Above: Photographer Harry S. Sutter produced this self portrait while proudly wearing the uniform of a of corporal of the Light Horse Troop. 1st Wisconsin Cavalry in 1880. State
guard and militia units such as the Light Horse Troop set their won uniform standards which could vary considerably from regulations set down by the regular army. While he wears
a standard Model 1860 Light Cavalry Saber hanging from a sword belt closed with a 1851 pattern belt plate his helmet is another story. The white summer service helmet was first
officially adopted by the U.S. Army in 1880 and the date of the photograph shows that state units could indeed be up to the most current uniform standards even if following all of
those standards was not necessarily at the top of the to do list. Army regulations stated that the white helmet was to be worn without any metal accouterments what so ever this
photograph shows that state units did otherwise. Sutter's helmet sports a leather backed chin chain, side buttons, a state variation of the 1872 pattern eagle helmet plate and a top
spike with a probably yellow horse hair plume. It should be noted that many regular army officers also ignored the regulations and adorned their helmet to suit their own personal
tastes.


Cabinet Photograph (trimmed)
Harry S. Sutter - Photographer
128 Wisconsin Street, Milwaukee, Wisconsin, United States
1880


Arriving from Zürich, Switzerland when he was about five years old, Harry S. Sutter would go on to become one of Milwaukee, Wisconsin’s top photographers as well as a part time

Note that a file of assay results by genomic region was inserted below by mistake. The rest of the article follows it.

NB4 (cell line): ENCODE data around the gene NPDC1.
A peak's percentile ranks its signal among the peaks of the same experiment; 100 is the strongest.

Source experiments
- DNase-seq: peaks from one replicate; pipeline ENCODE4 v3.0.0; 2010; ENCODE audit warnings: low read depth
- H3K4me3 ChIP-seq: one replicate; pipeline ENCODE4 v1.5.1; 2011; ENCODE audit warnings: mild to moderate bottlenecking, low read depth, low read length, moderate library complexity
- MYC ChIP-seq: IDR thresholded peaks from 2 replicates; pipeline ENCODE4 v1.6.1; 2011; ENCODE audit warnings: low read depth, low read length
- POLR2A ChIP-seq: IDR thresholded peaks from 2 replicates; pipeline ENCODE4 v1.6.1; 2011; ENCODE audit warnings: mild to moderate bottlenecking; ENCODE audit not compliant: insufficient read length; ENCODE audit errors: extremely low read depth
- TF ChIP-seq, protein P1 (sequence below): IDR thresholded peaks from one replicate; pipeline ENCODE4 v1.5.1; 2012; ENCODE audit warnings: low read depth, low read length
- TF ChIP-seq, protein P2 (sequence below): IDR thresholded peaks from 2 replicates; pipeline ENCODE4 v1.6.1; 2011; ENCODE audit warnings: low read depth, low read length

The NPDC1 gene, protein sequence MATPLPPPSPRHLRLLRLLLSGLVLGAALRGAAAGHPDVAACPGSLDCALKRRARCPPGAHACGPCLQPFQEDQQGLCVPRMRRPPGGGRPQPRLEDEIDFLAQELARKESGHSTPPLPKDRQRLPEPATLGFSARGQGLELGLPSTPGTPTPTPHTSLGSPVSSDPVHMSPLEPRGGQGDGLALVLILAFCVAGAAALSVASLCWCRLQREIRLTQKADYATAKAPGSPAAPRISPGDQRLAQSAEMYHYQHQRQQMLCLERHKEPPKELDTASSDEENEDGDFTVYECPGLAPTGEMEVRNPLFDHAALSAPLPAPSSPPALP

soldier.

Born on 11 February, 1853 to John (Johannes) H. and Katherine (Catharina) Sutter, Harry S. Sutter (he also went by the name of Henry and seemingly during his childhood as
Heinrich) had learned the photographic arts at the firm of Green & White before purchasing the studio at 128 Wisconsin Street in Milwaukee sometime in 1873 from his former
employers. A good deal regarding his photographic establishment can be found in
Industrial History of Milwaukee: the Commercial, Manufacturing and Railway Metropolis of the
North-west
. (1886). His studio was described as “…by far the most complete and elegant in the city…” Also stated is the fact that as of 1886 he was taking in some $25,000 a year in
commissions which works out to well over $500,000 in today’s dollars. He was further described as “
…one of the really live, energetic and intelligent businessmen in the city.

Industrial History of Milwaukee briefly touches on Sutter’s part time military career mentioning that he was a founding member “light horse cavalry of Milwaukee.” This unit was in
fact the Light Horse Squadron, 1st Wisconsin Cavalry which was established in 1880. For many years the squadron was the only cavalry unit in the state’s military system. Given
Sutter’s social and financial standing in the city and the fact that he served as a junior non-commissioned officer one might assume the Light Horse Squadron was as much social
organization as it was military for the more affluent members of Milwaukee society. This was by no means out of the norm for volunteer and militia units at the time. One might
instructively compare to it to London’s 20th Middlesex (Artists') Rifle Volunteer Corps in which the very top of that city’s professional and artistic citizenry eagerly served even as
private riflemen. The unit survives today in the guise of the 1st Squadron, 105th Cavalry, Wisconsin National Guard.

While not fulfilling his Light Horse duties, Sutter continued one with the highly successful photographic endeavors until his relatively early death on 2 June, 1889. Previously Harry
Sutter had married Miss Helen Lapman at Racine, Wisconsin on 4 October, 1879. I have found no record of the couple having any children. Form sometime after her husband’s death
Hellen Sutter continued on with his photographic business, partnering with Marie Uhlig, creating the firm of Sutter & Uhlig.
Above: The reverse side of Sutter's self portrait showing this photographer's back mark and the period ink identifying inscription.